Google Earth

(i)

 

Learning(i)

Must-see geographic exploration tool; watch for iffy videos.

What parents need to know

Ease of play

Not difficult to navigate, but the controls aren't entirely intuitive or well named. Locational icons are sometimes incorrect or incorrectly placed.

Violence

Entries include access to YouTube videos, which may include violent content. With enough tapping around, kids can get to videos that include a range of violent activities.

Sex

Entries include access to YouTube videos, which may sexual content. With enough tapping around, kids can get to videos that include nudity; some but not all of these videos require age verification by signing in to Google.

Language

Entries include access to YouTube videos, which may include iffy language. With enough tapping around, kids can get to videos that include harsh language.

Consumerism

You may randomly encounter commercial locations but no direct ads. Entries include access to YouTube videos, which may include commercial content.

Drinking, drugs, & smoking

Entries include access to YouTube videos, which may include references to drinking, drugs, or smoking. With enough tapping around, kids can get to videos that glorify these activities.

Parents Need to Know

Parents need to know that although it doesn't offer the same level of functionality or search power as the PC version, the Google Earth app is still a must-see for any citizen of the modern age. You can still zoom around the earth, select layers, and submit eye-level photos served up courtesy Panoramio. However, you cannot access the full search or other databases or make use of the fantastic PC-version tools and special views. One item unique to the app is a menu of nearby iconic images that you can tap for quick access. Parents should be aware that city entries include access to YouTube videos, which can include iffy content. With enough tapping kids can get to the desktop version of YouTube within the Google Earth app, where they can search for anything they want.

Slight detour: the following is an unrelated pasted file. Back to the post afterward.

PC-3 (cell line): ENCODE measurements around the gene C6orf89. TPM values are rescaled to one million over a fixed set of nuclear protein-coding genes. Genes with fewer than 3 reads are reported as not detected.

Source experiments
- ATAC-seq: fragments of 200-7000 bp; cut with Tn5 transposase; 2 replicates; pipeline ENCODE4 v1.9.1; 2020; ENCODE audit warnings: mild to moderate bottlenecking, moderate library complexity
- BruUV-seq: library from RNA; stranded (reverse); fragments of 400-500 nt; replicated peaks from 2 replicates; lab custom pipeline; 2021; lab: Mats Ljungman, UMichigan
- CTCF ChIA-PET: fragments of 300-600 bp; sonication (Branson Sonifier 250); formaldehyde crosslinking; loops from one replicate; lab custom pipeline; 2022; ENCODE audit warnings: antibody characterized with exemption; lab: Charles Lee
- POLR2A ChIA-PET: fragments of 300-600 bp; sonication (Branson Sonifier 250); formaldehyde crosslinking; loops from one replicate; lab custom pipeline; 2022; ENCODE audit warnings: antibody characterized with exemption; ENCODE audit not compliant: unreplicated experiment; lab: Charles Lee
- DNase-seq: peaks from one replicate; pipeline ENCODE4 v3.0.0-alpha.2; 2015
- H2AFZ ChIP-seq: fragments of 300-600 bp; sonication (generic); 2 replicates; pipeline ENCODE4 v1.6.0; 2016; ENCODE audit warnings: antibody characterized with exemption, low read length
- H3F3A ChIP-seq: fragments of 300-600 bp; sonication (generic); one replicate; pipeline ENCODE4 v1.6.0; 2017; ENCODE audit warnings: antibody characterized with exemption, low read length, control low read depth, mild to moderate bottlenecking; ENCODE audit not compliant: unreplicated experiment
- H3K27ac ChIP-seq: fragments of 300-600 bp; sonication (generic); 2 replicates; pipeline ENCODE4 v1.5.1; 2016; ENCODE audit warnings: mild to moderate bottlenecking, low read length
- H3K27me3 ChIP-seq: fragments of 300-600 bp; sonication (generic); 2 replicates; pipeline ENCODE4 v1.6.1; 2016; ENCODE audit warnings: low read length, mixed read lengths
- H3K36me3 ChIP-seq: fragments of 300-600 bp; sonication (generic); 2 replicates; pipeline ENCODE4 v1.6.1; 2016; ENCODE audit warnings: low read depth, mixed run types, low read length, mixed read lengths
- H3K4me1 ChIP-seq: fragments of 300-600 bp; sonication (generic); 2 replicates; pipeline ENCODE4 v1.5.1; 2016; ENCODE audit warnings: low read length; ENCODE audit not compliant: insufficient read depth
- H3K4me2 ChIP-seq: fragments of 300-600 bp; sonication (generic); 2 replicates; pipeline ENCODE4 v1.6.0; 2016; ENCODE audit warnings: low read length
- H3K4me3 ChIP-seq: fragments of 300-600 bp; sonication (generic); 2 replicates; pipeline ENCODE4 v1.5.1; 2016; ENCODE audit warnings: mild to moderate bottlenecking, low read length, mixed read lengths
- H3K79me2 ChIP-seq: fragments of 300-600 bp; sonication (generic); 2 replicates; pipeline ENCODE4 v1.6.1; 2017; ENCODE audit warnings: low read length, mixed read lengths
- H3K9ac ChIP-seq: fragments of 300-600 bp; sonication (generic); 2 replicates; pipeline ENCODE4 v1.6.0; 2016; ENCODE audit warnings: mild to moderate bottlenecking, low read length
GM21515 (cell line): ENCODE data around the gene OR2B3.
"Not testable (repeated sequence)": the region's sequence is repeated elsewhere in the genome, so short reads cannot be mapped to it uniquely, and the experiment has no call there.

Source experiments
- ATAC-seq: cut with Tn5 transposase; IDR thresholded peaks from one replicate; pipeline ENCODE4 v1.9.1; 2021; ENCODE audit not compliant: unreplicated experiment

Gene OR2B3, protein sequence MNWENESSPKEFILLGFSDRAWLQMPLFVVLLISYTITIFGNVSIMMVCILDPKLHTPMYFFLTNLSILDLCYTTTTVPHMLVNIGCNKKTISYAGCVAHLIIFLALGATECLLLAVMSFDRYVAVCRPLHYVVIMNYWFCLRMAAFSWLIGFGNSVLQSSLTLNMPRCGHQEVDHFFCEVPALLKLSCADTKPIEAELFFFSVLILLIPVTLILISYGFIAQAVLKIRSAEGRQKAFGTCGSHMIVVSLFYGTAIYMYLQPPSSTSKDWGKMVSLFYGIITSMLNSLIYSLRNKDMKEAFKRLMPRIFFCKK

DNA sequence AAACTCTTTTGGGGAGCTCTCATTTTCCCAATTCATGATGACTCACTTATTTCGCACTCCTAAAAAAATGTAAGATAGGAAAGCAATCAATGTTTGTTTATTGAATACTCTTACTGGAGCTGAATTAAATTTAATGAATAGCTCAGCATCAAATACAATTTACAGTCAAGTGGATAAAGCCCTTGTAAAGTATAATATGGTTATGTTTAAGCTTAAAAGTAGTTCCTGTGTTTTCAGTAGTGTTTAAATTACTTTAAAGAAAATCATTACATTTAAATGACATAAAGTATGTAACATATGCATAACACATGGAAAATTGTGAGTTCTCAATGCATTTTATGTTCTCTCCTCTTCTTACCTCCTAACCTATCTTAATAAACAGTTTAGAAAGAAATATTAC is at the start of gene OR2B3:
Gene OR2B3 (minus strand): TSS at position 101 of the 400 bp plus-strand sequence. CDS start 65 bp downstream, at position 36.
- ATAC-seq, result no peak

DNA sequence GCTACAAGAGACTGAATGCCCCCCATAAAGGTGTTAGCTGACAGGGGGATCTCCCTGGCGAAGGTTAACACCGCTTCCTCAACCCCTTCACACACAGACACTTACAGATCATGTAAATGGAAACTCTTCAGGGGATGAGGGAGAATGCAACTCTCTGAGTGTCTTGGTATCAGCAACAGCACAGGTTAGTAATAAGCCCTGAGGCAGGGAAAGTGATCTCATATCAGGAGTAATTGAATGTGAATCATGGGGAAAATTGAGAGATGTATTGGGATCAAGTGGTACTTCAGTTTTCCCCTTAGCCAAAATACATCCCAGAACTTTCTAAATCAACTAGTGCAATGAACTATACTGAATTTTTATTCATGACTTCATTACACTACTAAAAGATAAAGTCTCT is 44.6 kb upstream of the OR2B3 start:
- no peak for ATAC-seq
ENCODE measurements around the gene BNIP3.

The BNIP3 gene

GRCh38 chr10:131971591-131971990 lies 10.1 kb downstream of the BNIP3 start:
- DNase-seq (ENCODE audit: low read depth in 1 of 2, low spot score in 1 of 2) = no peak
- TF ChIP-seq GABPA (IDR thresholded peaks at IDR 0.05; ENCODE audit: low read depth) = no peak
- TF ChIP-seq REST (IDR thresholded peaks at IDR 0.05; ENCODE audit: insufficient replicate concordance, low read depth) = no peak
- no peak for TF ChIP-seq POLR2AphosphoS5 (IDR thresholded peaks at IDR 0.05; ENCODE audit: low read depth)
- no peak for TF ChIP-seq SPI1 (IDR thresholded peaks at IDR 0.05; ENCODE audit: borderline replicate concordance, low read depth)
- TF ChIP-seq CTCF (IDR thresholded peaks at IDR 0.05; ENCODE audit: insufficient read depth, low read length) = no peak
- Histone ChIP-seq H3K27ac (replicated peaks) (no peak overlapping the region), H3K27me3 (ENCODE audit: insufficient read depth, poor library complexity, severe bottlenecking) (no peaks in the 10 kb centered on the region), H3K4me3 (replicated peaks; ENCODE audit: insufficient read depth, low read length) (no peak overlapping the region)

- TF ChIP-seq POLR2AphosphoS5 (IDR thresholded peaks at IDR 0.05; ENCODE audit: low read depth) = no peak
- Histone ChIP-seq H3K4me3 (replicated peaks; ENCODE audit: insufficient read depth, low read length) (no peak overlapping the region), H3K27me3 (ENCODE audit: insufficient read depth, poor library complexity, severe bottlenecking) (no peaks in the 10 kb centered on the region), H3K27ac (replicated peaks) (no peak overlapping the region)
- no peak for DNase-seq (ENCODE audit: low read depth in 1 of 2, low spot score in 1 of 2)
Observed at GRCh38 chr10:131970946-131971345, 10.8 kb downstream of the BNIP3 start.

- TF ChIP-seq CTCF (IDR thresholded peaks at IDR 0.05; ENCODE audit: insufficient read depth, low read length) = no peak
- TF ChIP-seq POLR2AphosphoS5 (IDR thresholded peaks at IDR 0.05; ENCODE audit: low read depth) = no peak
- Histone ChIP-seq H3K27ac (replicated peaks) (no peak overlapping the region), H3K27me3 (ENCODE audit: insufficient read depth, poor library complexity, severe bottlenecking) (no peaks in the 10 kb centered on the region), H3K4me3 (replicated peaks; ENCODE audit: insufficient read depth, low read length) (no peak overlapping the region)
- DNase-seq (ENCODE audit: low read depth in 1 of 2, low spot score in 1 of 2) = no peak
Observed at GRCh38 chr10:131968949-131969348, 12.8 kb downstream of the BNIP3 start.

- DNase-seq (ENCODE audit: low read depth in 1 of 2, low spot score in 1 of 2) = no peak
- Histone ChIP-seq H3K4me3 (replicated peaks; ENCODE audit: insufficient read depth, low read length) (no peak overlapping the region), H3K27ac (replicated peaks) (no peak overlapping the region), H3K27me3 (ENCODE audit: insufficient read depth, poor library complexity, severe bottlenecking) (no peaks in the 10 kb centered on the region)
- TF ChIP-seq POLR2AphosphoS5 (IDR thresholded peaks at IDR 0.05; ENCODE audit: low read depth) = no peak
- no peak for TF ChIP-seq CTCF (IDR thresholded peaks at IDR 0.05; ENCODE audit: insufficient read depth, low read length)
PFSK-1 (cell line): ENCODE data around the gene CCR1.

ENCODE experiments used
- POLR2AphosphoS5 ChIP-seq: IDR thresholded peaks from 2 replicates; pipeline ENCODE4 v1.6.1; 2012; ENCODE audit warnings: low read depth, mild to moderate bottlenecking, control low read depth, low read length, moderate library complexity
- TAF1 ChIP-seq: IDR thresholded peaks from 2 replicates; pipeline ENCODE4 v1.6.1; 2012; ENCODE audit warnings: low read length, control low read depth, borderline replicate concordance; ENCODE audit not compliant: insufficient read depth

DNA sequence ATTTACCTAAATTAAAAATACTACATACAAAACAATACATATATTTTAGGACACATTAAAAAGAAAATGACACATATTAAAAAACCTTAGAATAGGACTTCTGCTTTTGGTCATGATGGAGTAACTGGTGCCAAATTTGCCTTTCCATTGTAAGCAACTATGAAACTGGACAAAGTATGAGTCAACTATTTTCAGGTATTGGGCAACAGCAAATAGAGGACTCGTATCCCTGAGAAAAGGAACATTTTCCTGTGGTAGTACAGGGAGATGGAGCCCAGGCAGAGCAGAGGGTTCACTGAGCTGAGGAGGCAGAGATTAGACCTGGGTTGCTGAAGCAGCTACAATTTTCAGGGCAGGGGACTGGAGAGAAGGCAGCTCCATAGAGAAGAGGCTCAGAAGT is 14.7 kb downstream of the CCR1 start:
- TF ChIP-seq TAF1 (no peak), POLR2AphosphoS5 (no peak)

What kids can learn

Subjects

Science

  • ecosystems
  • geology
  • plants
  • weather

Social Studies

  • cultural understanding
  • geography
  • global awareness

Arts

  • photography

Skills

Thinking & Reasoning

  • applying information
  • asking questions
  • collecting data

Engagement, Approach, Support

Engagement

Visuals are stunning, and the easy access to raw data is unprecedented.

Learning Approach

Google Earth doesn't provide teaching tools, only raw data and some interpretation through the Wikipedia layer. The Earth Gallery feature is still buggy for Android. Despite this, it has very good learning potential.

Support

Help and the tutorial only cover controls. Navigation can be tricky with lots of layers. Only one default database comes with the Android app, and the Earth Gallery feature is still buggy. The Google Earth Community is not linked.